Canadian Politics

  • Should we ‘take down’ the banks or try to save the best of capitalism?

    If Canada is to rid itself of the destructive neoliberal Conservatives, perhaps the best that we can do, given present conditions, is to push the New Democrats and Liberals to embrace some aspects of traditional liberalism and combine those policies with some tough, new measures to protect the public.

  • The Harper Offensive

    An Oil Sands team, headquartered in London, has been run by the Department of Foreign Affairs (DFAIT) and is spread across eight foreign missions. They have monitored green activism, hired a PR company to try to improve “significant negative media coverage,” and shared “intelligence” with BP, Shell, Total and Norwegian Statoil, who they call “like-minded allies.”

  • Finding Virtue in a Culture of Vengeance

    What the punishment-driven crime overhaul really represents is the implementation of a policy agenda very much grounded in the ideology of the Conservative party and emotionally-driven sensationalism.

  • The Manitoba Election: Can Selinger Take It?

    In Canada, it’s rare for a political party to win four consecutive majority governments. Heading to the polls on October 4, will Manitoba’s New Democratic Party be one of those rare exceptions? Does it deserve to be?

  • Harper’s Love Affair with Israel

    Considering this history, it’s not surprising that Ottawa opposes the Palestinian national liberation struggle. To focus on the Jewish lobby is to downplay Canada’s broader pro-colonial, pro-empire foreign policy. It is a mistake to view Ottawa’s support for Israel in isolation.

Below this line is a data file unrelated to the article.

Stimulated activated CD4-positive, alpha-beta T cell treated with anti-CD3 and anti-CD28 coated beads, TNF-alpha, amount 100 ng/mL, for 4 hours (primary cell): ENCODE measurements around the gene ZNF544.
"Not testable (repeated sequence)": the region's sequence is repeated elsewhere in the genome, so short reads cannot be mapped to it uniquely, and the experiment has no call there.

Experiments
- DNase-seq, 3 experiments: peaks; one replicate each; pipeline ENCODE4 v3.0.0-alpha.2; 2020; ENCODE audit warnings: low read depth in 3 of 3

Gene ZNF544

• A Punishing Regime

    The expansion of the criminal justice system has become a central part of political and economic restructuring in Canada and it demands attention. This special issue of Canadian Dimension contributes to the documentation of what this shift looks like and the ways people are resisting it.

  • Election 2011: “Don’t Mourn, Organize!”

    Counting ballots, Gramsci once observed, is only the “final ceremony of a long process.” What matters is what we do in between.

  • What the Election Outcome Means for Québec

    The routing of the Bloc Québécois should in no way be read as a sign of the waning of national aspirations in Québec, as many anglo-Canadians seem to believe – including some, like Stephen Lewis, who ought to be politically savvy enough to know better.

  • The Shock Doctrine, Toronto Style

    The Ford agenda has very little to do with resolving a crisis, real or perceived, and everything to do with remaking Toronto in a right-wing image: a leaner, meaner city, where the market is free and the public sector and its unions disciplined.

  • Harper’s Hitlist

    Were it not so immediate, this shift to an ideologically-driven politics and civil service might seem like the stuff of a bleak Dickensian satire.

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